6 Wines to be Paired with Famous Christmas Food
In order to best prepare for the coming holidays, we would like to make six wine suggestions for pairing with traditional international Christmas dishes. Although actual recipes and their execution may vary from home to home, making the pairing a thankless task, we are confident that these wines will add value to the experience.
To many, the traditional main course is all about the stuffing and sauces, but let’s concentrate on the meat itself and the commonly used spices such as thyme, sage, or rosemary. Now, the safe bet would be to go with a medium-bodied red, but we believe a structured, aromatic white would make a truly exciting pairing. Which would also allow us to “cover” a range of other potential ingredients, such as onions, breadcrumbs, butter, or, indeed, other herbs, as well as dried meats and/or nuts.
So, how about a gentle amphora-aged wine, a Sauvignon Blanc with subtle aromas covering the spectrum of various spices and with a body capable of keeping the turkey aloft on its way to heavenly delights? For all its intensity, Tomac Amfora Sauvignon is not heavy at all, countering the fat of the dish with freshness. If you desire to indulge in a true feast, do not overcool the wine and use wider wine glasses for aged Chardonnay.
It is almost a sacrilege to some when you insist that sprouts are no more than a side dish. There is also the myth that sprouts do not pair well with wine. True, Brussels sprouts may have a slightly bitter taste, but there are some wines that can cope with their polarising character.
Obviously, a lot will depend on the recipe used, and some components, such as cheese, sausage or other strong-flavoured ingredients, might just have enough clout to stand up to all this “sproutiness”…
Even so, we might just have something up our sleeves… Say, we focus on sprouts simply steamed or fried up with bacon.
The answer is anything but ordinary. Plančić Ager Reserve is a blend of local varieties made in a traditional way and carefully oak-aged, its aromas ranging from Mediterranean herbs to Muscat-like. It is a very versatile wine, but by no means boring. Its ability to cope with many different dishes does not diminish its character, the latter creating a true synergy: a combination in which wine itself works as the ideal spice, elevating the experience.
Often served as a side dish, but roast potatoes have a distinguished profile on its own. Most often, potatoes are cut and roasted in the oven with plenty of either poultry fat or olive oil. Herbs and spices are always introduced to shape the outcome. Besides salt and pepper, parsley, time or rosemary can be used.
Such a dish may seem simple but add some of the wine magic and you might wonder. How can that obscure Sansigot provide such fullness and complexity paired with that scoop of simple roasted potatoes?
It somehow fills in all the right places simultaneously enhancing aromatics with corresponding peppery and salty profile. Sansigot’s refreshing and borderline rustic character is not overshadowed by heavy handling in the cellar. It is light in body, and although in warm vintages like 2017 it might need some bottle time to balance, Sansigot is never heavy.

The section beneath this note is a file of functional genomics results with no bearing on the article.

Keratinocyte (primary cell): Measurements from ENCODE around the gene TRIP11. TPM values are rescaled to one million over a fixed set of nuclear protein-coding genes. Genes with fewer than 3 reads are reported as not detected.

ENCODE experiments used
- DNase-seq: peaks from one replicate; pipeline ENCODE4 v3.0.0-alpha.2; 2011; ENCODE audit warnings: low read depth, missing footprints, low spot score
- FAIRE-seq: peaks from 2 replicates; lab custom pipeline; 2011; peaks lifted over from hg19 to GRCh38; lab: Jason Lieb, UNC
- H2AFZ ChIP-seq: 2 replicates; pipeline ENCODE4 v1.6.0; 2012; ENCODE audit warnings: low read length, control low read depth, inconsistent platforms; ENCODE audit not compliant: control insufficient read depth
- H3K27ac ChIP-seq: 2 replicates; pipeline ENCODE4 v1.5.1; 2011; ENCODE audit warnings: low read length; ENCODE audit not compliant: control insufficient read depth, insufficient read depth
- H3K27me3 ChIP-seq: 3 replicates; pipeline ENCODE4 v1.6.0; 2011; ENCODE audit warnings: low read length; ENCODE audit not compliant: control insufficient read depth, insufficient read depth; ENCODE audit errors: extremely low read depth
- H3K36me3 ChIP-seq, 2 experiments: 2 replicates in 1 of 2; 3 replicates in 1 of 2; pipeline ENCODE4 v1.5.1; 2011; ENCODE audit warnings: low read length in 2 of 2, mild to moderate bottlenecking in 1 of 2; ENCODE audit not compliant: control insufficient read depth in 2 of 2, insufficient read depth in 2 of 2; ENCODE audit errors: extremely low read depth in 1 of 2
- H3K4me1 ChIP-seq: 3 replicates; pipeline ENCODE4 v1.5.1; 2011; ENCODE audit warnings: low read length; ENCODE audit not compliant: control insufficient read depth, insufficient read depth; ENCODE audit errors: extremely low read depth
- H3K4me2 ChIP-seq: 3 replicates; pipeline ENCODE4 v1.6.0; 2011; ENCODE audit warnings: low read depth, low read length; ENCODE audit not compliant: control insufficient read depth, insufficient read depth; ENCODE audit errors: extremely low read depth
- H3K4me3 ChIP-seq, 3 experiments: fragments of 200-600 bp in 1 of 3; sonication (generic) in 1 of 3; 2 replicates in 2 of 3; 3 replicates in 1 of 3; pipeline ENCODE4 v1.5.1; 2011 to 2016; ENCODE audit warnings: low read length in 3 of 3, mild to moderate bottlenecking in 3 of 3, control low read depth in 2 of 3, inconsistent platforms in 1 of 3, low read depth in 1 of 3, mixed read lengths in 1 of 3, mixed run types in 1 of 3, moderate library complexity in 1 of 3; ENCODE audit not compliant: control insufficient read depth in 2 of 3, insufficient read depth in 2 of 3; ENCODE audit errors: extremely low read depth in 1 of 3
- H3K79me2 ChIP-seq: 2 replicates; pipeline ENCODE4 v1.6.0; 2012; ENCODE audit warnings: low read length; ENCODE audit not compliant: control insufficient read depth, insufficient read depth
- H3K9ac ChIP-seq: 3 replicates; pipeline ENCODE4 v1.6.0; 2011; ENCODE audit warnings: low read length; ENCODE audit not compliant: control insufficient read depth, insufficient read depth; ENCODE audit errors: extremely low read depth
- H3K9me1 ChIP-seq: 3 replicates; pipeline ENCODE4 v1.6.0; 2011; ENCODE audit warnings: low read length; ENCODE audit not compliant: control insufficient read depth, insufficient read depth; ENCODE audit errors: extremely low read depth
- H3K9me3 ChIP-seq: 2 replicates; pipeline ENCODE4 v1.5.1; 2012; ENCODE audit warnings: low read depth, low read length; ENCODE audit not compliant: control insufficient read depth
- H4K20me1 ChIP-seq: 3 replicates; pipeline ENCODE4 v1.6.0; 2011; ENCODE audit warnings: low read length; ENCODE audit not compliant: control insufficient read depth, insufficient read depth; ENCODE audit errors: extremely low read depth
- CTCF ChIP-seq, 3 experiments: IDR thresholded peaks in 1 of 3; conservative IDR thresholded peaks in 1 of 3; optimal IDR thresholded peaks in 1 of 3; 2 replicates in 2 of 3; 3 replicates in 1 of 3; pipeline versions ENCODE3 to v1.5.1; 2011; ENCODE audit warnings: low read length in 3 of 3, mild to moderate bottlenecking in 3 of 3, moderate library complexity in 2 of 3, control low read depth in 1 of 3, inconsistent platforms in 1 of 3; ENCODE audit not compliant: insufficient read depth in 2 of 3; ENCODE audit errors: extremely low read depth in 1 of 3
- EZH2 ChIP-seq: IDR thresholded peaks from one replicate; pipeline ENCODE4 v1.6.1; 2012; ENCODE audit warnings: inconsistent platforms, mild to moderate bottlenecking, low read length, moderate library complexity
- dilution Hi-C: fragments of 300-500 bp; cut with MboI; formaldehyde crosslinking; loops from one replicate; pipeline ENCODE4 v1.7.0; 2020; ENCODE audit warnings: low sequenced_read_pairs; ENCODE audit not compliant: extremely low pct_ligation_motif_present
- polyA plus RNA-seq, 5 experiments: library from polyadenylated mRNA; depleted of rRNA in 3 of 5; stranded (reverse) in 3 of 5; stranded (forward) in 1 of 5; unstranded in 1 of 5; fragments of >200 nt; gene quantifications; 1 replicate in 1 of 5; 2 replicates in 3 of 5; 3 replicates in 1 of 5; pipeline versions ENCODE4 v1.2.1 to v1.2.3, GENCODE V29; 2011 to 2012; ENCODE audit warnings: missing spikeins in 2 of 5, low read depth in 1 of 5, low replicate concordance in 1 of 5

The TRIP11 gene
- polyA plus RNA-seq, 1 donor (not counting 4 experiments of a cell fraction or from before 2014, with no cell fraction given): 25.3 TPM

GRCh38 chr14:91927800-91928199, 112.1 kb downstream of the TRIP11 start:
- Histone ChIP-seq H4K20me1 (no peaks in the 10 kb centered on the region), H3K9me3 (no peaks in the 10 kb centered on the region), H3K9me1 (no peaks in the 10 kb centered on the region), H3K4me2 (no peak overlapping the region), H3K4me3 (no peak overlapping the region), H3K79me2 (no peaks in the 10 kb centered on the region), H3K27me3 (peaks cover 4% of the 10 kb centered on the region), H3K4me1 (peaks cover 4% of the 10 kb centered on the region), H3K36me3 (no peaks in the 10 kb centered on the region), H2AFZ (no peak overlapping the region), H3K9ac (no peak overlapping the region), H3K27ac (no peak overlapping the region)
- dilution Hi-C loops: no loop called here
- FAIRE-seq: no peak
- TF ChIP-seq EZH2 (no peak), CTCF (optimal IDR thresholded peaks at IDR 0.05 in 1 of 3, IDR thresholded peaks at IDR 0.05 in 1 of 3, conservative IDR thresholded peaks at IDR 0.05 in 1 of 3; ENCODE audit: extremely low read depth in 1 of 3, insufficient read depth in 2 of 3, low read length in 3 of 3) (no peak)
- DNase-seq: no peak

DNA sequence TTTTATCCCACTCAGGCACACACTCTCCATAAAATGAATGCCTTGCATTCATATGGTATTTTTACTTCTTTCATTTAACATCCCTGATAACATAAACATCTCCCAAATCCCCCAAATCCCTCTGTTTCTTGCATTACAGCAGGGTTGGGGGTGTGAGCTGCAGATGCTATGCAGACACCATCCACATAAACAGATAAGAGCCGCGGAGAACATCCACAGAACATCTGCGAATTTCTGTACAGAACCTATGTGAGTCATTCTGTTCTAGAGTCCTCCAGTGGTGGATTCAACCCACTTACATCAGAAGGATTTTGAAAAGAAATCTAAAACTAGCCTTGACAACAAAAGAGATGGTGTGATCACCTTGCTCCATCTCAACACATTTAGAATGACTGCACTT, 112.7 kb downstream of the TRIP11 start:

Pigs in blankets
Small sausages wrapped in bacon are not necessarily endemic to the UK, yet there is a UK tradition placing the dish in the context of the Christmas table. Come to speak of it, in Croatia these bites are also treated as a main ingredient, not just as “garnish” surrounding the turkey.
Anything special to recommend for pigs in blankets, you say? But of course! Unless they happen to be extremely spicy, small sausages wrapped in fried bacon make an unexpectedly great pairing for one of our sparkling reds, the Griffin Dark Side Brut.
All that bubbly fruit is guaranteed to make you crave pork. Just when you think you can’t possibly have another bite of that greasy, crispy little piglet, the dark red bubbles do their job, leaving your palate clean and plenty of lingering fruit & earth aromas in their wake. Refreshing and nourishing at the same time. You’ll be wanting more!
In this case, it’s hard to miss. Yet, why just settle for pairing this with something we already know? Why not go for something that’s written in the stars… a match made in heaven! A blissful touch of… ok, let’s not get too carried away.
At least not before you’ve opened Kosovec Frankovka to accompany this epic meal. Think of the puff pastry crust around the juicy beef… and then THIS wine!
The wine needs to be well balanced, not overly tannic, just the right amount, not too extracted, but enough body to stand up to beef, not a hair out of place, neither alcohol nor acidity sticking out…
Moreover, it needs to also bring its own flavor to the table. Some deep fruit with slightly rustic nuances… what a salivating experience, putting these two together!
We can only wonder how many of the Christmas Puddings actually survive until Christmas, but the one thing that we are certain about is that a rich, sticky, mixed dried-fruit cake, where apple and citrus zest vie for supremacy with brandy and spices, needs something extra special to pair with.
The sweet bitterness lifted by the concentrated grape juice meets the complex flavours of the Christmas pudding head-on. It is his majesty Muscat that comes to our rescue, but not just any old Muscat… Behold San Salvatore by the Benvenuti family!
San Salvatore is born in a micro-location in Istria, and aged in oak for 24 months. The grape variety here is the famous Muscat Momjanski. Its aromas of lychee, candied fruit, honey and nuts will not be overpowered even if you soak the Christmas Pudding in brandy…
We bet that these six wines will all perform beautifully, which is why we have selected them for our special Christmas case.
Christmas is coming! Avoid meaningless overeating, get the right wines to match, and prepare for synergy and synesthesia!